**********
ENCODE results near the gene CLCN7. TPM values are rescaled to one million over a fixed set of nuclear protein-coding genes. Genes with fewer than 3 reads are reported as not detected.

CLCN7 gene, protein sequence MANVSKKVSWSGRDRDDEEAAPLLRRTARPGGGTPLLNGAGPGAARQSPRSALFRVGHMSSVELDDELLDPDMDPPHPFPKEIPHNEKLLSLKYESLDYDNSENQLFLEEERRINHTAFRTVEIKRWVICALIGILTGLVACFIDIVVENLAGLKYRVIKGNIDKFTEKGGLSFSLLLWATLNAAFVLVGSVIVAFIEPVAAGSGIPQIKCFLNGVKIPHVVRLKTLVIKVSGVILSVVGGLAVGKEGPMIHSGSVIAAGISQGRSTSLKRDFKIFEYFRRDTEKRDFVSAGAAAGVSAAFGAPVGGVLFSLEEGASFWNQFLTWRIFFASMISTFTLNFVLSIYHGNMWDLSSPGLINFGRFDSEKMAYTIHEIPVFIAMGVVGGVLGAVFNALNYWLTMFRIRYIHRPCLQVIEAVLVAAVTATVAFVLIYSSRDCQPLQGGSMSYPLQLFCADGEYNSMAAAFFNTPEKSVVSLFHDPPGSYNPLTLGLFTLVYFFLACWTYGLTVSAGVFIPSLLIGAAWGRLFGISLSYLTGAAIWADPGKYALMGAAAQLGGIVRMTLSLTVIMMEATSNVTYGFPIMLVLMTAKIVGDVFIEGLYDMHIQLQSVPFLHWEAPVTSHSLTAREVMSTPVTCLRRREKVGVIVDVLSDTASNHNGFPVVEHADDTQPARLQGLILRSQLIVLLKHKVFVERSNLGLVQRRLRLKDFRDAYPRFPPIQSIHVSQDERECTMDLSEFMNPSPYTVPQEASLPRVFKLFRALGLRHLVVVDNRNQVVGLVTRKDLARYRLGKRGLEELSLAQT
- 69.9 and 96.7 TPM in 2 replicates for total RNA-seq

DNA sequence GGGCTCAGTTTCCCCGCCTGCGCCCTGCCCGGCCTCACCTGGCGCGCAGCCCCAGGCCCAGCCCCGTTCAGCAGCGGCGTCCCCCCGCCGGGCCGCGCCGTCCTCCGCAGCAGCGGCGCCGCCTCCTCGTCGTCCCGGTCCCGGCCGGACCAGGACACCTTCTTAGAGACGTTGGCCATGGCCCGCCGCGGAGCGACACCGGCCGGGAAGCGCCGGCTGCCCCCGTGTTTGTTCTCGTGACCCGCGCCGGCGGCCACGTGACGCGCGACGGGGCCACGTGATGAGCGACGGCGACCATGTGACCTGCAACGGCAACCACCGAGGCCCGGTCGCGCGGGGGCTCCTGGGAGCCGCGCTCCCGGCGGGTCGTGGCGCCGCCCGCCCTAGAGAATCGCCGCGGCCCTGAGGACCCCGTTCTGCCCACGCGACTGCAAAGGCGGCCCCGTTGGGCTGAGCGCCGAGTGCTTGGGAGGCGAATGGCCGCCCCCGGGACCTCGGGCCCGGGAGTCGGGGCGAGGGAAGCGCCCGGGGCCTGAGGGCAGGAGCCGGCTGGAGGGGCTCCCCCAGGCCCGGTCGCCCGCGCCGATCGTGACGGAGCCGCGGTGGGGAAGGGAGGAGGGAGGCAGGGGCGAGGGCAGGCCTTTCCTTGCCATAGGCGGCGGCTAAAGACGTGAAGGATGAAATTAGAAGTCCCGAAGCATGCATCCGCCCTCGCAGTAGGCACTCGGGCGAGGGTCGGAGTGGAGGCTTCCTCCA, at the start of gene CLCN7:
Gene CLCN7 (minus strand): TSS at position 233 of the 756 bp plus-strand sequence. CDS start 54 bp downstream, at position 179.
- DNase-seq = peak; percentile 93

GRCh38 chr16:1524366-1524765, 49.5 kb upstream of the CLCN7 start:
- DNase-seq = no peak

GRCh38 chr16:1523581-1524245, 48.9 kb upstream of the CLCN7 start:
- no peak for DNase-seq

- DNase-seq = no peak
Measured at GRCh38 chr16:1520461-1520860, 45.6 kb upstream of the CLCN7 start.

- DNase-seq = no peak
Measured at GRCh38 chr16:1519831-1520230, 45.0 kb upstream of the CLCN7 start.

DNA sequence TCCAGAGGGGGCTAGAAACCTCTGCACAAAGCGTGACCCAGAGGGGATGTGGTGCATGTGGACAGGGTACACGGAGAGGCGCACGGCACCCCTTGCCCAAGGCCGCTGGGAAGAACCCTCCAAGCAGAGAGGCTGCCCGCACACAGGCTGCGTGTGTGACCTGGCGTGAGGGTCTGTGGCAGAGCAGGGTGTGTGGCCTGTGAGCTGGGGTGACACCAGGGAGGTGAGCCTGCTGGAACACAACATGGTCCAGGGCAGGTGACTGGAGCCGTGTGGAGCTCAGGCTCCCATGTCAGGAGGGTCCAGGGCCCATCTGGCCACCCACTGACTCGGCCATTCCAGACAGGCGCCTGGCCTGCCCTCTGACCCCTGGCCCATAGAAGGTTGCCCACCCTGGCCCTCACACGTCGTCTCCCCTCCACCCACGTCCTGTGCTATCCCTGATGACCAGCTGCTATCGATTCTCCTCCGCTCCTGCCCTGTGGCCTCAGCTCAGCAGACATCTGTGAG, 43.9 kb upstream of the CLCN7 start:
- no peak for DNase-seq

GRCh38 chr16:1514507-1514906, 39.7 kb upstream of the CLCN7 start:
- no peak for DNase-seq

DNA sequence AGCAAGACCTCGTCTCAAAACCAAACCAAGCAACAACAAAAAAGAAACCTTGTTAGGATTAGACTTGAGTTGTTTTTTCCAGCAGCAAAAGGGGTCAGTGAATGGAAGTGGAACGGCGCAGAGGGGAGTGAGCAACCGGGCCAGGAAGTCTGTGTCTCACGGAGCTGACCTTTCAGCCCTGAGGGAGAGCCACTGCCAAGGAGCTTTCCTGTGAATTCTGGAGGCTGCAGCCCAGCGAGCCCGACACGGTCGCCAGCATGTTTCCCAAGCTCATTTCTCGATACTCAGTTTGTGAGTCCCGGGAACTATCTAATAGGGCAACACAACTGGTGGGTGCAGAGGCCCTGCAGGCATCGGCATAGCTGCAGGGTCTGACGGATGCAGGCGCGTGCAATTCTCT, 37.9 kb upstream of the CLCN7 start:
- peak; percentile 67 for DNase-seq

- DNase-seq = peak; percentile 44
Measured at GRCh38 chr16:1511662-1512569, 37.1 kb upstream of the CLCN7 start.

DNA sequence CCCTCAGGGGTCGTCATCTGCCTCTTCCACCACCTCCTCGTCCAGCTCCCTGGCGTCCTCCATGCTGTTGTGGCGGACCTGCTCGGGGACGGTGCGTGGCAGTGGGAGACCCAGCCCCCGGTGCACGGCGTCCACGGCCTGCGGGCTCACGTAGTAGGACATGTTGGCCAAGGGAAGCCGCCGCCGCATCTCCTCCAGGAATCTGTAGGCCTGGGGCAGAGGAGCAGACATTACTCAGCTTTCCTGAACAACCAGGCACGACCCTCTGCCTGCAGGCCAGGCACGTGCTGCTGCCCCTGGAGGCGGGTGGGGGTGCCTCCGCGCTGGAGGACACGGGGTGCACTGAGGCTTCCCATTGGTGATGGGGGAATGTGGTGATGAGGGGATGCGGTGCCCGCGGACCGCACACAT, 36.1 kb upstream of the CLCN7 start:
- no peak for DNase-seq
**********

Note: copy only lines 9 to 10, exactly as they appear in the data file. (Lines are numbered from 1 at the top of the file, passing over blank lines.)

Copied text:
GRCh38 chr16:1523581-1524245, 48.9 kb upstream of the CLCN7 start:
- no peak for DNase-seq